ATLANTA—The Georgia prosecution of former President Donald Trump and his allies is an attempt "to criminalize our rights" to listen to an attorney's advice about lawful remedies for challenging an election, says attorney John Eastman, one of President Trump's 18 co-defendants.
The case is already having "profound consequences for our system of justice," he told reporters on Aug. 22 outside the Fulton County Jail in Atlanta.
Stolen-Election Claim BelievedIn a new poll, a majority of likely Iowa Republican caucus-goers say they, too, believe that President Trump was the rightful victor of the 2020 election, not Democrat Joe Biden. About 51 percent of Iowans expressed that opinion in an NBC News/Des Moines Register/Mediacom survey (pdf) released on Aug. 22, the same day that Mr. Eastman was booked on 10 charges and posted $100,000 bond.
“My legal team and I will vigorously contest every count of the indictment in which I have been named, and also every count in which others are named, for which my knowledge of the relevant facts, law, and constitutional provisions may prove helpful," Mr. Eastman told reporters.
He added: "I am confident that when the law is faithfully applied in this proceeding, all of my co-defendants and I will be fully vindicated."
The remaining 17 co-defendants, including President Trump, have been given a deadline of noon on Aug. 25 to surrender or face being arrested. President Trump has said he will present himself at the jail on Aug. 24.
Democrats Versus Republican Front RunnerPresident Trump has also alleged that his presumed political opponent, President Biden, is working in concert with other Democrats to hobble his presidential campaign—an allegation that President Biden denies.
President Trump has now been indicted in four different cases. Two of them were brought by President Biden's Department of Justice. Two others have been brought by state-level prosecutors, both of whom are Democrats, in New York and Georgia.
In the wake of the indictments, 65 percent of Iowans in the NBC survey said they believe President Trump committed no serious crimes.
The Georgia indictment differs from the other cases because it involves the most defendants. Many of the 18 alleged co-conspirators served as attorneys or advisers for President Trump.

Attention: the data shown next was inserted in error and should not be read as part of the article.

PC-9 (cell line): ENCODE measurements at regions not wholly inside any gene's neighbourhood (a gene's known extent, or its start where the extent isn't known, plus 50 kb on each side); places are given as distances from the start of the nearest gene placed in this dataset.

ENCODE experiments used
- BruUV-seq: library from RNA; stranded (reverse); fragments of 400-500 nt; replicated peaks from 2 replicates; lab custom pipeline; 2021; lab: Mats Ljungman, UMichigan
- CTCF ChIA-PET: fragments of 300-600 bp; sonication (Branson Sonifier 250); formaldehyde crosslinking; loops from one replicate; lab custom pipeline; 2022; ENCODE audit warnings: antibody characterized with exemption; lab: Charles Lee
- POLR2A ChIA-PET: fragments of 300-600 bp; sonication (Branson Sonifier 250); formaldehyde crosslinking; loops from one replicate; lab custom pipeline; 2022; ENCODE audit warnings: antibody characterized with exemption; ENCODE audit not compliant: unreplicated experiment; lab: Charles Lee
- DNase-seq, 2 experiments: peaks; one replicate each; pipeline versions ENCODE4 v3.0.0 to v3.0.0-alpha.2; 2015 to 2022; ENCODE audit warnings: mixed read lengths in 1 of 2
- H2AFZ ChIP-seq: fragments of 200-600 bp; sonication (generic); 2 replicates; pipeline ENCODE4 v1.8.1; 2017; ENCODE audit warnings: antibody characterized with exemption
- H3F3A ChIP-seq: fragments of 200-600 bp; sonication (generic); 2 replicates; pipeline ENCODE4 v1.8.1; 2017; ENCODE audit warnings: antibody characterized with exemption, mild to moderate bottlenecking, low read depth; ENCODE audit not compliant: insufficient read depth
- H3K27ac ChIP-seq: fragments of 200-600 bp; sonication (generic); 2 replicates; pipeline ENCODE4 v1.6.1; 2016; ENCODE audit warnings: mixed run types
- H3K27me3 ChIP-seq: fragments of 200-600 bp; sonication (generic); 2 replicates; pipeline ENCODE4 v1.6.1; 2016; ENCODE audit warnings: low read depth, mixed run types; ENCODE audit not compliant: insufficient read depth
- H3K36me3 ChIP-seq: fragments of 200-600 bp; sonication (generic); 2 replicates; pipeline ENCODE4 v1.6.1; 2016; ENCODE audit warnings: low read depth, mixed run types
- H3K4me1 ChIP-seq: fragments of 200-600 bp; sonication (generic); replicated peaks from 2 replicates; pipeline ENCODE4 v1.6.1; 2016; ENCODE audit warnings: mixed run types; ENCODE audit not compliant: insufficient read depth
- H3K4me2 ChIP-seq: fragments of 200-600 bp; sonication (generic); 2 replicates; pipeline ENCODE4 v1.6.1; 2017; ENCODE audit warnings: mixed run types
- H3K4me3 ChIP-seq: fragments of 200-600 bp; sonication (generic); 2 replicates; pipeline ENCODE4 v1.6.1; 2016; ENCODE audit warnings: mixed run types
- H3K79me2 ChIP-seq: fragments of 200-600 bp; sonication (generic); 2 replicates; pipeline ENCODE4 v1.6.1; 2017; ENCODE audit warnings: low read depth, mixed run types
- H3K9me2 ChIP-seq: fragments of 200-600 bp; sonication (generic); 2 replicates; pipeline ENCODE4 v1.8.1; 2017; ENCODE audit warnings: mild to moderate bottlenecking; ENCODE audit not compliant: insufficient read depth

Mr. Eastman, a former law school dean at Chapman University in Orange County, California, advanced the legal theory that former Vice President Mike Pence was empowered to delay the certification of the hotly contested election. Lawmakers from several states made that request. But Mr. Pence refused, resulting in President Biden being certified as the winner in January 2021.
Mr. Pence, who is now running for president against President Trump, has denounced the election-fraud claims. But on Aug. 22, Mr. Eastman noted that Mr. Pence previously had described "serious allegations of voting irregularities, and numerous instances of officials setting aside state election law" during the 2020 election season.
No Judge Reviewed EvidenceAn attorney representing Mr. Eastman, L. David Wolfe, says a judge was never assigned to review a lawsuit that contested the Georgia election results, so the evidence was never probed.
Mr. Wolfe said President Trump was on a fact-finding mission when he made a now-infamous phone call to Georgia Secretary of State Brad Raffensperger on Jan. 2, 2021. During the call, President Trump told Mr. Raffensperger, the state's top election official, that he wanted to "find" enough votes to overcome the margin of victory tabulated for then-President-elect Joe Biden.
Some people have interpreted that phone call as an effort to pressure Mr. Raffensperger to concoct an undeserved victory for President Trump. But Mr. Wolfe said President Trump made the call "in an attempt to get to the specifics" that Mr. Raffensperger possessed regarding miscast votes, as a lawsuit alleged.
“There are defenses" to the charges that Mr. Eastman and the other co-defendants face, Mr. Wolfe said, adding that "there are specific allegations that we attempted to get addressed in the lawsuit that was filed."
Right to ChallengeThose defenses include "the law and the rightful opportunities that we had to challenge the numbers, and to determine whether or not there were more miscast votes than the margin of victory," Mr. Wolfe said.
"When we kept attempting to get the official statistics, as opposed to the ones that we extrapolated from past elections, we were unable to do that," he said.
After the proof is revealed in court, Mr. Wolfe said he is confident that his client "will be absolved."
The case is scheduled to resume Aug. 24–25. Additional dates are set for next month.